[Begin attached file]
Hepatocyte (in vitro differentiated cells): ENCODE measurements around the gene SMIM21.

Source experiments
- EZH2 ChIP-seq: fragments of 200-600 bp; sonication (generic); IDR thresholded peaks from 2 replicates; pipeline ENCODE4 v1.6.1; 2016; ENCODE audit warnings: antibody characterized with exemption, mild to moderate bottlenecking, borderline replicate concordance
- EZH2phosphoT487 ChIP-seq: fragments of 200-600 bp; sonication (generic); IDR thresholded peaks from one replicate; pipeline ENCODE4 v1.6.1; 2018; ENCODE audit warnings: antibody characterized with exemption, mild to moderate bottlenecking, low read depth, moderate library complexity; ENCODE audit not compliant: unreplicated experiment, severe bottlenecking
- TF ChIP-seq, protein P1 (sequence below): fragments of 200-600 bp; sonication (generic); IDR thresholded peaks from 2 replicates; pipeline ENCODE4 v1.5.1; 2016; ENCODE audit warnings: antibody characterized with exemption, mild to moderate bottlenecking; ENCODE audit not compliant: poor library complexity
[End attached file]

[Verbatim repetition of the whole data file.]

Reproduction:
Hepatocyte (in vitro differentiated cells): ENCODE measurements around the gene SMIM21.

Source experiments
- EZH2 ChIP-seq: fragments of 200-600 bp; sonication (generic); IDR thresholded peaks from 2 replicates; pipeline ENCODE4 v1.6.1; 2016; ENCODE audit warnings: antibody characterized with exemption, mild to moderate bottlenecking, borderline replicate concordance
- EZH2phosphoT487 ChIP-seq: fragments of 200-600 bp; sonication (generic); IDR thresholded peaks from one replicate; pipeline ENCODE4 v1.6.1; 2018; ENCODE audit warnings: antibody characterized with exemption, mild to moderate bottlenecking, low read depth, moderate library complexity; ENCODE audit not compliant: unreplicated experiment, severe bottlenecking
- TF ChIP-seq, protein P1 (sequence below): fragments of 200-600 bp; sonication (generic); IDR thresholded peaks from 2 replicates; pipeline ENCODE4 v1.5.1; 2016; ENCODE audit warnings: antibody characterized with exemption, mild to moderate bottlenecking; ENCODE audit not compliant: poor library complexity